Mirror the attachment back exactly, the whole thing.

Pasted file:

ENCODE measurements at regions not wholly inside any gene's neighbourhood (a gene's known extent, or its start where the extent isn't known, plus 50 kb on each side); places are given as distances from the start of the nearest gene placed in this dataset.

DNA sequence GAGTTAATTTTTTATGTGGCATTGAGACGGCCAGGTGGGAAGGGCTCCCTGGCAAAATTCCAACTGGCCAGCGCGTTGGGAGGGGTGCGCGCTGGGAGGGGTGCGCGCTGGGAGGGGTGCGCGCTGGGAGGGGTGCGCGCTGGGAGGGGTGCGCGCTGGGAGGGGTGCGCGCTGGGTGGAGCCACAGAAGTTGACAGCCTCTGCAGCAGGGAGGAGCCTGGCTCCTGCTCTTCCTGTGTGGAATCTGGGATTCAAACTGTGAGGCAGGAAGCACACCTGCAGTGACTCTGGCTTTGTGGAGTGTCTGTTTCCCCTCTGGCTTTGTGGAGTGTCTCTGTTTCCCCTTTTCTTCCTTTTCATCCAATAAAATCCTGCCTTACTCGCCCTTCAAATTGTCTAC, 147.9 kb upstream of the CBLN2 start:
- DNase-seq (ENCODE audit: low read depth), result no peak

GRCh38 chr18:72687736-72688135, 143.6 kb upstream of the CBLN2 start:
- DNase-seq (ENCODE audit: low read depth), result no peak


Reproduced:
ENCODE measurements at regions not wholly inside any gene's neighbourhood (a gene's known extent, or its start where the extent isn't known, plus 50 kb on each side); places are given as distances from the start of the nearest gene placed in this dataset.

DNA sequence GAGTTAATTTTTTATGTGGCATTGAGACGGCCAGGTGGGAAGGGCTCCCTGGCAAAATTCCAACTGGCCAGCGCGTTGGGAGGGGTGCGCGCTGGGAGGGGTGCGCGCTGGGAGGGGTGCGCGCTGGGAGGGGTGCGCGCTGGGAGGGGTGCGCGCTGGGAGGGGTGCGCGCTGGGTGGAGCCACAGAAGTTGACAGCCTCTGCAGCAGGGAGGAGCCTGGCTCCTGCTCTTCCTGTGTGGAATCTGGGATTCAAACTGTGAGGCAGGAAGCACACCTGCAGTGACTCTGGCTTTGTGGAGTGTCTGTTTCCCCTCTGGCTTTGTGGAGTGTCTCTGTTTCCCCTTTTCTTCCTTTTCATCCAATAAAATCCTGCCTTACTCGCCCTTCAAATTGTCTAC, 147.9 kb upstream of the CBLN2 start:
- DNase-seq (ENCODE audit: low read depth), result no peak

GRCh38 chr18:72687736-72688135, 143.6 kb upstream of the CBLN2 start:
- DNase-seq (ENCODE audit: low read depth), result no peak